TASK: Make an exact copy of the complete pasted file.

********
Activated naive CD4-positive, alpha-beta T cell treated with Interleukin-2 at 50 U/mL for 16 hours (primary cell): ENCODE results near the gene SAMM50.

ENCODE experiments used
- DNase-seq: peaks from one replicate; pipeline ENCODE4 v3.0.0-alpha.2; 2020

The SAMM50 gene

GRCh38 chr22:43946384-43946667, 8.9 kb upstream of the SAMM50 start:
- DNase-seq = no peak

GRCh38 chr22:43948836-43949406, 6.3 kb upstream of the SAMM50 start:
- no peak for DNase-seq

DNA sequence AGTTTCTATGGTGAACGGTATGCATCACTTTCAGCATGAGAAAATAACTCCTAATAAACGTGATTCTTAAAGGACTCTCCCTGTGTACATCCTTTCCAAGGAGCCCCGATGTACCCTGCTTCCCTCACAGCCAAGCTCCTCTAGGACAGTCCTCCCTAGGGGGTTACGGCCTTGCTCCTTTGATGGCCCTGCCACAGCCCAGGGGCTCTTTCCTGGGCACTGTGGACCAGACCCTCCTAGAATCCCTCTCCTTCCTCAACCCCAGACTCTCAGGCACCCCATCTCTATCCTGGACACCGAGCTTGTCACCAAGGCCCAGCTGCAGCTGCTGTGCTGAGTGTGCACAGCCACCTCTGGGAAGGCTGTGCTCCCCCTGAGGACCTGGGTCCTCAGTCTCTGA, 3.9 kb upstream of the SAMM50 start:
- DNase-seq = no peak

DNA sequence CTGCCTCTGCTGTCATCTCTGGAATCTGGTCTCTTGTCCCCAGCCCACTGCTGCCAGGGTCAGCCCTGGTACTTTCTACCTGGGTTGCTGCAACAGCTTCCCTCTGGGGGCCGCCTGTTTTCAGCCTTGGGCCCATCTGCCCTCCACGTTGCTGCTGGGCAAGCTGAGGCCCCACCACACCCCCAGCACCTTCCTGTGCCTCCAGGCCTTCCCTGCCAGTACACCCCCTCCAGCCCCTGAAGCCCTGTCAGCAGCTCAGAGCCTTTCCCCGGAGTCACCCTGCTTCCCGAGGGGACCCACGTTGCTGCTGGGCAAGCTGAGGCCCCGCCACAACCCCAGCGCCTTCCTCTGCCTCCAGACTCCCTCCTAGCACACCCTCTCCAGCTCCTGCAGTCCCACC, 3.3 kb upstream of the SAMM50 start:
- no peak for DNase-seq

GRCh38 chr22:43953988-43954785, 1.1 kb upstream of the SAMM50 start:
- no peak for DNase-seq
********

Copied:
Activated naive CD4-positive, alpha-beta T cell treated with Interleukin-2 at 50 U/mL for 16 hours (primary cell): ENCODE results near the gene SAMM50.

ENCODE experiments used
- DNase-seq: peaks from one replicate; pipeline ENCODE4 v3.0.0-alpha.2; 2020

The SAMM50 gene

GRCh38 chr22:43946384-43946667, 8.9 kb upstream of the SAMM50 start:
- DNase-seq = no peak

GRCh38 chr22:43948836-43949406, 6.3 kb upstream of the SAMM50 start:
- no peak for DNase-seq

DNA sequence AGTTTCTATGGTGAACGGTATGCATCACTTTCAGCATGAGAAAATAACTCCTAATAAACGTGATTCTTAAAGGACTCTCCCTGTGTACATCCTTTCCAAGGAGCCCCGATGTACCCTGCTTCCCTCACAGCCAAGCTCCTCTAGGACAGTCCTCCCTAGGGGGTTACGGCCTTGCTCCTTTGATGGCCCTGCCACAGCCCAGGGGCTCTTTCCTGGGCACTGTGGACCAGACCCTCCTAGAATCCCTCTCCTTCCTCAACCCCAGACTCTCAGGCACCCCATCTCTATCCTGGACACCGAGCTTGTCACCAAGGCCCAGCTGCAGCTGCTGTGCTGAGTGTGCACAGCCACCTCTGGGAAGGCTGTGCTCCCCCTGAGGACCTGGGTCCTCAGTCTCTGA, 3.9 kb upstream of the SAMM50 start:
- DNase-seq = no peak

DNA sequence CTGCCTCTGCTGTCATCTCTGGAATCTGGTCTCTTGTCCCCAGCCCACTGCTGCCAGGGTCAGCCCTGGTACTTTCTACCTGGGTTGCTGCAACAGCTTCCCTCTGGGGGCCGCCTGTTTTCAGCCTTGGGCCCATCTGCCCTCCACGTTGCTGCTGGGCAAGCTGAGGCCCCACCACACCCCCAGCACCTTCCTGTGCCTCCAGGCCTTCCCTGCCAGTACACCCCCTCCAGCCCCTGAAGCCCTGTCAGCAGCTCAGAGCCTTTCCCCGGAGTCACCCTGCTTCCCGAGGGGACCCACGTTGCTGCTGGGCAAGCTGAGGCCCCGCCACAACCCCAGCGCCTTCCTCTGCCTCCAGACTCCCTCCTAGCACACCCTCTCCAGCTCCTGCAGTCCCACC, 3.3 kb upstream of the SAMM50 start:
- no peak for DNase-seq

GRCh38 chr22:43953988-43954785, 1.1 kb upstream of the SAMM50 start:
- no peak for DNase-seq